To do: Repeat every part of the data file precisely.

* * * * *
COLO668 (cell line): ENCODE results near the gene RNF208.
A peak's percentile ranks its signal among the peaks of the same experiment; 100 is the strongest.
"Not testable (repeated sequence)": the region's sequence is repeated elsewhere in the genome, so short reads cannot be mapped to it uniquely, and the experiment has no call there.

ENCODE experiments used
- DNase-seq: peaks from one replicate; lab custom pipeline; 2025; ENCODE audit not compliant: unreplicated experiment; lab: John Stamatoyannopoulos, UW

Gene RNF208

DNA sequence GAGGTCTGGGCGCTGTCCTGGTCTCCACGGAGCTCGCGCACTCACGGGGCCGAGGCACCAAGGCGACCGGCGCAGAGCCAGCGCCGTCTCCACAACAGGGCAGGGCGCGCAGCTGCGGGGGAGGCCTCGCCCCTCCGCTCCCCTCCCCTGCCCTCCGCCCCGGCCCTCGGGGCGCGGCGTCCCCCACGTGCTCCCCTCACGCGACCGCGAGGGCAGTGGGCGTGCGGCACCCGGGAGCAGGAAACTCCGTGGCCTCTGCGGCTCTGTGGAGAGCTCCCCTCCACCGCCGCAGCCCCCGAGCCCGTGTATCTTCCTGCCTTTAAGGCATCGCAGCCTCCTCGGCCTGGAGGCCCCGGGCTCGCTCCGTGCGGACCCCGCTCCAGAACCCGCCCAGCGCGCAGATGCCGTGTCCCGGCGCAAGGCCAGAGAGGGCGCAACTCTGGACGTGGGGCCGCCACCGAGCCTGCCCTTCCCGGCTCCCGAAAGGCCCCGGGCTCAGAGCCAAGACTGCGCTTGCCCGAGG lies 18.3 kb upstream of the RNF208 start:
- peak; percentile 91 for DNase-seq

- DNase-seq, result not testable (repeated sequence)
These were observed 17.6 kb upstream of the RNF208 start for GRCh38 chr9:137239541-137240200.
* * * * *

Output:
COLO668 (cell line): ENCODE results near the gene RNF208.
A peak's percentile ranks its signal among the peaks of the same experiment; 100 is the strongest.
"Not testable (repeated sequence)": the region's sequence is repeated elsewhere in the genome, so short reads cannot be mapped to it uniquely, and the experiment has no call there.

ENCODE experiments used
- DNase-seq: peaks from one replicate; lab custom pipeline; 2025; ENCODE audit not compliant: unreplicated experiment; lab: John Stamatoyannopoulos, UW

Gene RNF208

DNA sequence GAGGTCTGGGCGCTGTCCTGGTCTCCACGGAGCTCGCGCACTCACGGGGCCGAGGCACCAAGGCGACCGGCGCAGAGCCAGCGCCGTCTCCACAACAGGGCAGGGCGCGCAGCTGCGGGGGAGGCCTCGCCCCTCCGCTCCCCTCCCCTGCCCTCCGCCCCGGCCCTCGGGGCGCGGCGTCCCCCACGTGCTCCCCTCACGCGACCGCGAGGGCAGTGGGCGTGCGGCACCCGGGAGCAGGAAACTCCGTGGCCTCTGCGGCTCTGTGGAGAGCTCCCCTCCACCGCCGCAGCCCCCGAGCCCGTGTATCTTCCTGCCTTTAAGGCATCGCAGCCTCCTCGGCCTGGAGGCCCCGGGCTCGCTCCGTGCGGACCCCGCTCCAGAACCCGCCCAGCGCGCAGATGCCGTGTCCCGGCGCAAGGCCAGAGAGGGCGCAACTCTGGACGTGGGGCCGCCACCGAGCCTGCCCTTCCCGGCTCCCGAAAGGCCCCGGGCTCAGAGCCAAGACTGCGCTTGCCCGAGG lies 18.3 kb upstream of the RNF208 start:
- peak; percentile 91 for DNase-seq

- DNase-seq, result not testable (repeated sequence)
These were observed 17.6 kb upstream of the RNF208 start for GRCh38 chr9:137239541-137240200.